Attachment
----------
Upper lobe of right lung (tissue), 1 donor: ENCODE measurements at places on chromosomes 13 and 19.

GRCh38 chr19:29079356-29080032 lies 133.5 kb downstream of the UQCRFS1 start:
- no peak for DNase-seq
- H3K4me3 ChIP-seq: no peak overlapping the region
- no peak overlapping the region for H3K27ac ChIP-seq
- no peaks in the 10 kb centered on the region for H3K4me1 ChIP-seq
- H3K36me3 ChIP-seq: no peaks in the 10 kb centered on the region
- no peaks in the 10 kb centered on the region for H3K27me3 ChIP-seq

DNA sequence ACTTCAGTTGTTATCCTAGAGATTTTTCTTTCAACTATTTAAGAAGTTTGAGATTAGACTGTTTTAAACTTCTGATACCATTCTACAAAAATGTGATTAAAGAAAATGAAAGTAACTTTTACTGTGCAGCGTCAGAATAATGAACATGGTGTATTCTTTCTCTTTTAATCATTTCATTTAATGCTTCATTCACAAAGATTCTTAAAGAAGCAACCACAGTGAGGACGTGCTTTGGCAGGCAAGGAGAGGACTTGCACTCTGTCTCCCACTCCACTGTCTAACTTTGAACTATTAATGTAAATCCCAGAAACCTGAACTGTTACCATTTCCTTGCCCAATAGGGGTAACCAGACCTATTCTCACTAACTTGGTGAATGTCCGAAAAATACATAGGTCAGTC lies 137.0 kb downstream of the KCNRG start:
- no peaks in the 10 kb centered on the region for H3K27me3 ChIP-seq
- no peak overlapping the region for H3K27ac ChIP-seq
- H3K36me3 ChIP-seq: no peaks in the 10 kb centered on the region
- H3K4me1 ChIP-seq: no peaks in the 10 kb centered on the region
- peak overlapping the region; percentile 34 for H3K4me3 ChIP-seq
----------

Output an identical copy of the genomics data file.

Upper lobe of right lung (tissue), 1 donor: ENCODE measurements at places on chromosomes 13 and 19.

GRCh38 chr19:29079356-29080032 lies 133.5 kb downstream of the UQCRFS1 start:
- no peak for DNase-seq
- H3K4me3 ChIP-seq: no peak overlapping the region
- no peak overlapping the region for H3K27ac ChIP-seq
- no peaks in the 10 kb centered on the region for H3K4me1 ChIP-seq
- H3K36me3 ChIP-seq: no peaks in the 10 kb centered on the region
- no peaks in the 10 kb centered on the region for H3K27me3 ChIP-seq

DNA sequence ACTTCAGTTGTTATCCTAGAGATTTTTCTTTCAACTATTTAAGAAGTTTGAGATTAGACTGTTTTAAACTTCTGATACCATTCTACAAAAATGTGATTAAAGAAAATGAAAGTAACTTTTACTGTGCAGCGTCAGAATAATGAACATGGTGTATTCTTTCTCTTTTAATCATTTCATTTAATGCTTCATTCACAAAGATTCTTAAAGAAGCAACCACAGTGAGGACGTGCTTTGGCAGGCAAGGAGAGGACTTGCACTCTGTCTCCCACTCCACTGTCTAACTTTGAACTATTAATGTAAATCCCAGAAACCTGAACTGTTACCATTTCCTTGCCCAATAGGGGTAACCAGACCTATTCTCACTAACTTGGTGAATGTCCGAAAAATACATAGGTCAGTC lies 137.0 kb downstream of the KCNRG start:
- no peaks in the 10 kb centered on the region for H3K27me3 ChIP-seq
- no peak overlapping the region for H3K27ac ChIP-seq
- H3K36me3 ChIP-seq: no peaks in the 10 kb centered on the region
- H3K4me1 ChIP-seq: no peaks in the 10 kb centered on the region
- peak overlapping the region; percentile 34 for H3K4me3 ChIP-seq